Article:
Nothing is more convivial for brunch (or any meal) than an intimate pub setting, and The East Pole (133 E. 65th St., 212.249.2222) takes that premise and runs with it. The cozy, two-story, map-and-nautical-themed restaurant, tucked away in an historic brownstone on Manhattan’s Upper East Side, is bright and welcoming inside. The pub-inspired menus are a cut above the usual pub fare: Start with the Scotch egg, a British favorite. You’ll soon know why East Pole is known for it when you dig into this hard-boiled egg nestled in a round of lightly breaded and flash-fried ground pork. (Great with a pale ale or cider from East Pole’s list of small-batch artisanal offerings.) Along with plenty of egg dishes, entrées include the Maine lobster sandwich and cheeseburger with duck-fat fries. Sangria, spicy Bloody Marys, blood-orange Mimosas and Bellinis round out the alcoholic drink choices. Fresh juice concoctions, such as kale, cucumber, apple, celery and cayenne, and the coconut water and berry smoothie are delicious alternatives.
Housed in the former Knitting Factory music venue, Estella (47 E. Houston St., 212.219.7693) is the creation of award-winning Uruguayan chef Ignacio Mattos and restaurateur Thomas Carter. Mattos takes his Mediterranean-inspired small plates into the brunch realm with creations such as lamb ribs with charmoula and honey, or eggs with beans, harissa and mojama. On a recent Sunday visit, the Serrano ham and ricotta dumplings with mushrooms and pecorino sardo were dominating the tables. The hip downtown crowd also loves the cocktails. One example: the Pompelmo Sour made with gin, Amaro Montenegro, grapefruit syrup, lemon and egg whites. Reservations are a must in this one-room, brick-walled cozy spot.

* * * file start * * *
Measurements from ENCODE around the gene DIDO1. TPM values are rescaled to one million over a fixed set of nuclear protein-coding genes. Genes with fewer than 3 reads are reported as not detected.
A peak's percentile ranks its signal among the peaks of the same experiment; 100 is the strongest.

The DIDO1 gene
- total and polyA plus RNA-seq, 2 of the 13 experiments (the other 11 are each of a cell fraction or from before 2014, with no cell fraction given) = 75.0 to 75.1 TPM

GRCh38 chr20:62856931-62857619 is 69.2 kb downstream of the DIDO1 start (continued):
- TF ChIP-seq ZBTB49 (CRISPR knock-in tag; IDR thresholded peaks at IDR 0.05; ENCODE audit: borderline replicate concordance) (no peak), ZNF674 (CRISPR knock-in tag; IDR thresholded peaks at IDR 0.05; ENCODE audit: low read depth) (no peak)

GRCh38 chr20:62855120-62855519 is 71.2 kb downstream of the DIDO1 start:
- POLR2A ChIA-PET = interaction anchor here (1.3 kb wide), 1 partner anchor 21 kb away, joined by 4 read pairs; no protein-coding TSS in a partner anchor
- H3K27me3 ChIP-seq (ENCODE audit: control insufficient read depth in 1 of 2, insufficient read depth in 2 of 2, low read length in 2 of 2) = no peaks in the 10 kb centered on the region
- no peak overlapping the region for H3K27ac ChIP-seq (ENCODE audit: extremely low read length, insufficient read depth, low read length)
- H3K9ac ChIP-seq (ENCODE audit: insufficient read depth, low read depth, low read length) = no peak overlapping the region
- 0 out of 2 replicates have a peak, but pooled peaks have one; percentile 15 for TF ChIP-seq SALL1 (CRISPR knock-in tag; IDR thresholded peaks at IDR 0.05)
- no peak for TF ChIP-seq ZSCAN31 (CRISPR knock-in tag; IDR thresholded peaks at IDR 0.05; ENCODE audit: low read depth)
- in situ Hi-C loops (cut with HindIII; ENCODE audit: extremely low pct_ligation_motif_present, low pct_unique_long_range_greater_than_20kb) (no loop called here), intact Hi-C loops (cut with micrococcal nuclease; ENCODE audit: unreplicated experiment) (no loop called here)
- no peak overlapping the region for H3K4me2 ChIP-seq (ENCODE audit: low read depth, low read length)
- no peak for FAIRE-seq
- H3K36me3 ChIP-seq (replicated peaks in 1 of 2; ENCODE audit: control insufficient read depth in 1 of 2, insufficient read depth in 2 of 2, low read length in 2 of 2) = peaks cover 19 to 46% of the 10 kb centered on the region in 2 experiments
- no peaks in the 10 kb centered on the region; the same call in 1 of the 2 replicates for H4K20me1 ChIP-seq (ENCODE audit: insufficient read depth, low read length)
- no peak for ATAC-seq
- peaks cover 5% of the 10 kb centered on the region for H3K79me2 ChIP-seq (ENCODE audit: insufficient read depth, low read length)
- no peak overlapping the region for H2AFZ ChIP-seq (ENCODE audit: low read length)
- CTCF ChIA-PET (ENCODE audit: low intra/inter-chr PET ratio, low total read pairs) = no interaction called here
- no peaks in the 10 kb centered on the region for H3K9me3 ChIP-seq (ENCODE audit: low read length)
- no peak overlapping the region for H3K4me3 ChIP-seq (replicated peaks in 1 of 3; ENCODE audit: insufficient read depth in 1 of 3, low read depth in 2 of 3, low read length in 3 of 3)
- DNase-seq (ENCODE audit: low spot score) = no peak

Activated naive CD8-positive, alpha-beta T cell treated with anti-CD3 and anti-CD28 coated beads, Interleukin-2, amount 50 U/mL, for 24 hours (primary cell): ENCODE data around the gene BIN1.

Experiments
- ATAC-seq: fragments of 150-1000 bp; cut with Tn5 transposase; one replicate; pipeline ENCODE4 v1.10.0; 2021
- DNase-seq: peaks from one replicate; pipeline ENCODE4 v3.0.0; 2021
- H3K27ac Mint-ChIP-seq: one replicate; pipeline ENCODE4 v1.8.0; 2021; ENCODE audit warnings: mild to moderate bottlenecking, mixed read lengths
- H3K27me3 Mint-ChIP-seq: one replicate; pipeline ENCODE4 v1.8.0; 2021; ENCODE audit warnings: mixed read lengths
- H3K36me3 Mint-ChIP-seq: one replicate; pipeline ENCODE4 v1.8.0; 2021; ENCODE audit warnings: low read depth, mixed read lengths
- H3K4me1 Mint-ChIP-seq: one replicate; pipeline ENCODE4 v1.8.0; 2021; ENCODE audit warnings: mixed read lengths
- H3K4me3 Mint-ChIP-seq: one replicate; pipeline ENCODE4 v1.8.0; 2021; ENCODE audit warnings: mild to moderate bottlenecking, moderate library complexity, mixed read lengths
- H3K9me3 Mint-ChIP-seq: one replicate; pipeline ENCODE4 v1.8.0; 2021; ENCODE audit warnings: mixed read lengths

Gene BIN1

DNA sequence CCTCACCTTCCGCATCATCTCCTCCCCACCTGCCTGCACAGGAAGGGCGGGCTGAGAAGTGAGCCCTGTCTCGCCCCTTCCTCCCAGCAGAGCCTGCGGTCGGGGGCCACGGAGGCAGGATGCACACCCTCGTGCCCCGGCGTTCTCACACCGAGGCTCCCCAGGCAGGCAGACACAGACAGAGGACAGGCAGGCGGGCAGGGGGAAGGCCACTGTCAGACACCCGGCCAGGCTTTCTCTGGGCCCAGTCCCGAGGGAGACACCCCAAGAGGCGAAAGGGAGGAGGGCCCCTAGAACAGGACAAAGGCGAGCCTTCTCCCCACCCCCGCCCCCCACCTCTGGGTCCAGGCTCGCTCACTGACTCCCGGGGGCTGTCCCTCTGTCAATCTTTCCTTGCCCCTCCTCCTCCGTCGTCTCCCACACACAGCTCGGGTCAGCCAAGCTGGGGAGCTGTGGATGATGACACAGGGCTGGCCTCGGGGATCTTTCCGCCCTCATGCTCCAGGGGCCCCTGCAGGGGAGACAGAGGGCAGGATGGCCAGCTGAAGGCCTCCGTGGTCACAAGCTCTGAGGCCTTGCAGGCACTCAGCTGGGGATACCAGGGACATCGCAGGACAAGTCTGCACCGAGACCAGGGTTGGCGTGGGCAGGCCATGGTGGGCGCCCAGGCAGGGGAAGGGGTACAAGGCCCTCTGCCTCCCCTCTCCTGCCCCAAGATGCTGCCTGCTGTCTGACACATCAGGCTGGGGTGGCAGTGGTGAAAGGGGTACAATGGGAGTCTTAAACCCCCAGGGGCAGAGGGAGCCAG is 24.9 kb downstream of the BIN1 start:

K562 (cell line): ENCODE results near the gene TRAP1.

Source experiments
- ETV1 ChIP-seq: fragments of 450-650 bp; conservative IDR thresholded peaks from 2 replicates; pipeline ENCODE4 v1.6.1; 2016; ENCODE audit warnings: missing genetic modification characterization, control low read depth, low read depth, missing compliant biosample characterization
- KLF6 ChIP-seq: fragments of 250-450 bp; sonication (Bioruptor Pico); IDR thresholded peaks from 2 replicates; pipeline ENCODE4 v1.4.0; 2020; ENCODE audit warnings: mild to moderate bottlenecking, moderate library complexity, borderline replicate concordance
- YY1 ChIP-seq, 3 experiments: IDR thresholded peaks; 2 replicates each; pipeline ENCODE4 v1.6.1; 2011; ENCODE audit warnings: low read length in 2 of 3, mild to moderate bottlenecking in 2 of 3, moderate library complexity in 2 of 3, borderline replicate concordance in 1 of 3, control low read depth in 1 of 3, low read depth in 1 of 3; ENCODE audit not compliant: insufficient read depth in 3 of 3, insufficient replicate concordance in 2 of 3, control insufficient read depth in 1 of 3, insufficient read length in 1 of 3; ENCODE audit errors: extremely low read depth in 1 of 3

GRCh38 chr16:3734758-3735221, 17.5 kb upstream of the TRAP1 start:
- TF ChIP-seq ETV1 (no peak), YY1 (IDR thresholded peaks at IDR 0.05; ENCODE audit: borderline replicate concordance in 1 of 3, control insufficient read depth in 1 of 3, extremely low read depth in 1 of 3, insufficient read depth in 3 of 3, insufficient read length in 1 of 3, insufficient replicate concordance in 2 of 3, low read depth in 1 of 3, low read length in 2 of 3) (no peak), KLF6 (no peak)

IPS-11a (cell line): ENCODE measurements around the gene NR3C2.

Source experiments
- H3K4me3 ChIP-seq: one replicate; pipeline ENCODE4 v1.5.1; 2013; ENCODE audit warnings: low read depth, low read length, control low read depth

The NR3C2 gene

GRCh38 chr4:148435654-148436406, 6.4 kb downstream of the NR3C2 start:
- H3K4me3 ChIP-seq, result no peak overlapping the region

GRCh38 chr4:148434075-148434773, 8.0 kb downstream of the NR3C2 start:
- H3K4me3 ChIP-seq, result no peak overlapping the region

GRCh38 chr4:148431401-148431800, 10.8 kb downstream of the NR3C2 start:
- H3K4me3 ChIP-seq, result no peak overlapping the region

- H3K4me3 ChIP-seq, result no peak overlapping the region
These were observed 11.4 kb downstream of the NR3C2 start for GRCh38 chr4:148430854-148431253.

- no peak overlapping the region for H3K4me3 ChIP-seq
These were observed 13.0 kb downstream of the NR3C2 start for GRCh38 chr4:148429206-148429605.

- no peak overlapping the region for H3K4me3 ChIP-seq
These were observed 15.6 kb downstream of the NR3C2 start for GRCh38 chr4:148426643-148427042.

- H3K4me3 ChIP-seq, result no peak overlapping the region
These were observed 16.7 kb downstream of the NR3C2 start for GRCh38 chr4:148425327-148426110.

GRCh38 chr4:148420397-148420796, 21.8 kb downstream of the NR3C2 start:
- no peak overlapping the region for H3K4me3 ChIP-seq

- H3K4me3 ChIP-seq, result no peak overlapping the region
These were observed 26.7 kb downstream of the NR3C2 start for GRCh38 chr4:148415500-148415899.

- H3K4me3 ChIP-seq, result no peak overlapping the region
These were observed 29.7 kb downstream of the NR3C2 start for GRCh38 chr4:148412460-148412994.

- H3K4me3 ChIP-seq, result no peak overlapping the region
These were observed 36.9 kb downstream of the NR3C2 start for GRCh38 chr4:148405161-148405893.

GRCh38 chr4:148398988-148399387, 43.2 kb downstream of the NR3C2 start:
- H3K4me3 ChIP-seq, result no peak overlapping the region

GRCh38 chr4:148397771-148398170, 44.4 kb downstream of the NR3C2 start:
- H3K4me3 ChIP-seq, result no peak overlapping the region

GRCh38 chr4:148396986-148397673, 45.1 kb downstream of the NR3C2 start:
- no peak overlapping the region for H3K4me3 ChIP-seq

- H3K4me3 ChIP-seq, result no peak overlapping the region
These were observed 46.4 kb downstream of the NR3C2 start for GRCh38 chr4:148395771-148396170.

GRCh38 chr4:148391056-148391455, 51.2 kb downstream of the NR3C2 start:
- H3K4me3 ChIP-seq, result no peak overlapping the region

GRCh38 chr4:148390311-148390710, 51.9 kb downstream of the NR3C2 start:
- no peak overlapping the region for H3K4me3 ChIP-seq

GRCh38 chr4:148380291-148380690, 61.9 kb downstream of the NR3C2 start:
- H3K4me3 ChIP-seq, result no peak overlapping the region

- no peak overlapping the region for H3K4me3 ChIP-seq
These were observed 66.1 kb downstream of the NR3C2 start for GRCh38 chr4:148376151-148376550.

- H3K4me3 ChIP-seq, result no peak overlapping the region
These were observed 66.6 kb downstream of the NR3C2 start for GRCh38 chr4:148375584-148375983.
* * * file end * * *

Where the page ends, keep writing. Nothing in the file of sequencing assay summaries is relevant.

Country Kitchen in SoHo
“The New York City brunch tradition is becoming healthier as well as environmentally and socially responsible,” says restaurateur Matt Levine, owner of Chalk Point Kitchen (527 Broome St., 212.390.0327). This SoHo favorite has a constantly changing menu, but some recent favorites include avocado hash, gluten-free quinoa waffles and spicy kimchi eggs Benedict. Bloody Marys adorned with bacon are a house favorite. An even longer list of special cocktails, including lots of fizz, froth and juice, are available downstairs at The Handy Liquor Bar (same owners as Chalk Point Kitchen). This can be a plus, as Chalk Point is so popular, you may have to wait a bit for your table even with a reservation.
Brooklyn’s Best Brunch
This popular Brooklyn spot takes brunch to a new level with items such as pecan-pie French toast and fried pork chop and cheddar waffle. Living up to its name, the menu at Buttermilk Channel (524 Court St., Carroll Gardens, 718.852.8490), of course, includes buttermilk pancakes and biscuits. But the restaurant is actually named after the nearby mile-long tidal strait between Brooklyn and Governors Island. Less brunchy but also comforting are the ABC grilled cheese (apples, bacon and cheddar) and the Rancho Gordo bean stew. Unusual cocktails, such as the celery-and peppercorn-infused vodka garnished with a freshly shucked oyster, are sure to be eye–openers.